Decreased anticoagulant effect of warfarin.Acetaminophen, amiodarone, androgens, azithromycin, azole antifungal agents, capecitabine, carboplatin, cefamandole, cefazolin, cefoperazone, cefotetan, cefoxitin, ceftriaxone, chloramphenicol, cimetidine, ciprofloxacin, clarithromycin, cranberry juice, cyclophosphamide, danshen, dextrothyroxine, disulfiram, dong quai, doxycycline, erythromycin, etoposide, fenofibrate, fluorouracil, gefitinib, gemcitabine, gemfibrozil, ginkgo biloba, ginseng, glucagon, HMG-Co reductase inhibitors, levamisole, levofloxacin, methimazole, metronidazole, miconazole, moxifloxacin, nalidixic acid, norfloxacin, NSAIDs, ofloxacin, paclitaxel, phenylbutazone, propylthiouracil, quinidine, quinine, salicylates, sulfinpyrazone, sulfonamides, telithromycin, thyroid hormones, ticarcillin, tramadol, tricyclic antidepressants, and vitamin E
Increased anticoagulant effect of warfarin.Hydantoins
Serum hydantoin concentration may be elevated, increasing risk of toxicity.
Oral anticoagulants may cause red-orange discoloration of alkaline urine, interfering with some laboratory tests.
Angina syndrome; hypotension; syncope; vasculitis.
Asthenia; dizziness; fatigue; headache; lethargy; loss of consciousness; malaise; paresthesia (including feeling cold and chills).
Alopecia; dermatitis (including bullous eruptions); necrosis of skin; pallor; pruritus; rash; urticaria.
Abdominal pain (including cramping); bloating; diarrhea; flatulence; nausea; taste perversion; vomiting.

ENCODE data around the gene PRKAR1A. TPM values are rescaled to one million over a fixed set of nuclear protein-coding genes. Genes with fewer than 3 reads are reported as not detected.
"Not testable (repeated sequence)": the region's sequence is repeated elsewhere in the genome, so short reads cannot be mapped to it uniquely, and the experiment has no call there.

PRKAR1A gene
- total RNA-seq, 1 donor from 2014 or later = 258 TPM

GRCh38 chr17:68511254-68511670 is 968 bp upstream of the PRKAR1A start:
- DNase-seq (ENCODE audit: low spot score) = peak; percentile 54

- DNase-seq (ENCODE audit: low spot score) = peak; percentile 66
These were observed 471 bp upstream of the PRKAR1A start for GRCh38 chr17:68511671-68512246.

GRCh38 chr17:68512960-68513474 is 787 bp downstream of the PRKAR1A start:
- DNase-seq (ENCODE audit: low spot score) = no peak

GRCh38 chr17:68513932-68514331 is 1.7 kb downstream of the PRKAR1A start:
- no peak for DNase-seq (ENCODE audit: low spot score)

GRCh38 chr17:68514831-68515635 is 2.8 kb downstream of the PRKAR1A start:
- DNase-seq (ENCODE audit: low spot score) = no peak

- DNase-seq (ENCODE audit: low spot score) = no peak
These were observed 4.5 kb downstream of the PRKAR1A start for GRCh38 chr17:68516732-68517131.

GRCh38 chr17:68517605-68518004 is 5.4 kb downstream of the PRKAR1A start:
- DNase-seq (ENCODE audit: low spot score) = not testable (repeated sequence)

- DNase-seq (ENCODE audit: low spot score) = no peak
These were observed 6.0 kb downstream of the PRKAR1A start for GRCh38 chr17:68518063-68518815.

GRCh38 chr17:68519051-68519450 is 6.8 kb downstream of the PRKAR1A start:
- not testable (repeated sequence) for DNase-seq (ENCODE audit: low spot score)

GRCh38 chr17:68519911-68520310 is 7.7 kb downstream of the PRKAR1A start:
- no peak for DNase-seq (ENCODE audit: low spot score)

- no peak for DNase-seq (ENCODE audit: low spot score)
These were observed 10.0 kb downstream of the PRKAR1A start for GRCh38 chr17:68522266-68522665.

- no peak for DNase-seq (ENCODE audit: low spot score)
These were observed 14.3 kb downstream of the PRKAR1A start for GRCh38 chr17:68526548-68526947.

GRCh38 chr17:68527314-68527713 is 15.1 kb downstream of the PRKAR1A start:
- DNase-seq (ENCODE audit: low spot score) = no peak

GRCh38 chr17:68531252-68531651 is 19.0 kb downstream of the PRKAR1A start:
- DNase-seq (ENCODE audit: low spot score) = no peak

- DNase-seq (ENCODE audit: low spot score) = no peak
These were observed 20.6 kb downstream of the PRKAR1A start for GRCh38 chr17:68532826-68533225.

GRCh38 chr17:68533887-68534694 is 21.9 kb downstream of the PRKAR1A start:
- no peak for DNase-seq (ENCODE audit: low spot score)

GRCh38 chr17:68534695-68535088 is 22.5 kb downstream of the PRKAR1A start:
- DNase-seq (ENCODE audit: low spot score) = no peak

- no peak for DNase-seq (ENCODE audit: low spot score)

Anemia; bleeding; hemorrhagic complication (including difficulty breathing or swallowing; dizziness; headache; hypotension; pain in the abdomen, chest, joint, or muscle; paralysis; paresthesia; shortness of breath; unexplained shock; unexplained swelling; weakness).
Cholestatic hepatic injury; elevated liver enzymes; hepatitis; jaundice.
Allergic/hypersensitivity reactions (including anaphylactic reactions); chest pain; cold intolerance; coma; edema; fever; purple toe syndrome; systemic cholesterol microembolism; pain.
Major or fatal bleeding can occur. Risk factors include INR greater than 4, 65 yr of age and older, highly variable INRs, history of GI bleeding, hypertension, cerebrovascular disease, serious heart disease, anemia, malignancy, trauma, renal function impairment, concomitant drugs (see Interactions), and long duration of warfarin therapy.
Regularly monitor INR in all patients. Individualize treatment based on PT or INR.
Category X .
Safety and efficacy not established in children younger than 18 yr of age.
May be more sensitive to effects.
Reactions range from mild to life-threatening. Symptoms may be dermatologic (eg, erythema, eczematous rash, exfoliative dermatitis, exudative erythema multiforme, alopecia), hematologic (eg, eosinophilia, leukopenia, thrombocytopenia), renal (eg, nephropathy, nephritis, oliguria), GI (eg, enanthema, severe stomatitis), or hepatic (eg, mixed hepatocellular damage, cholestasis, jaundice). If signs or symptoms occur, discontinue therapy.
There is increased risk associated with using warfarin in patients with trauma, infection, renal function impairment, dietary insufficiency, uncontrolled hypertension, polycythemia vera, vasculitis, indwelling catheters. Evaluate benefits of therapy vs risks.
Discontinue therapy if patient develops signs and symptoms of adrenal insufficiency.
Hereditary, familial, or clinical protein C deficiency has been associated with necrosis following warfarin therapy. If warfarin is the suspected cause of necrosis, discontinue administration.
Systemic cholesterol microembolization from release of atheromatous plaque emboli. Discontinue therapy.
Adjust dose to maintain PT or INR at low end of therapeutic range for patients who must be anticoagulated during dental or surgical procedures.
Hematuria, excessive menstrual bleeding, melena, oozing from superficial injuries, petechiae.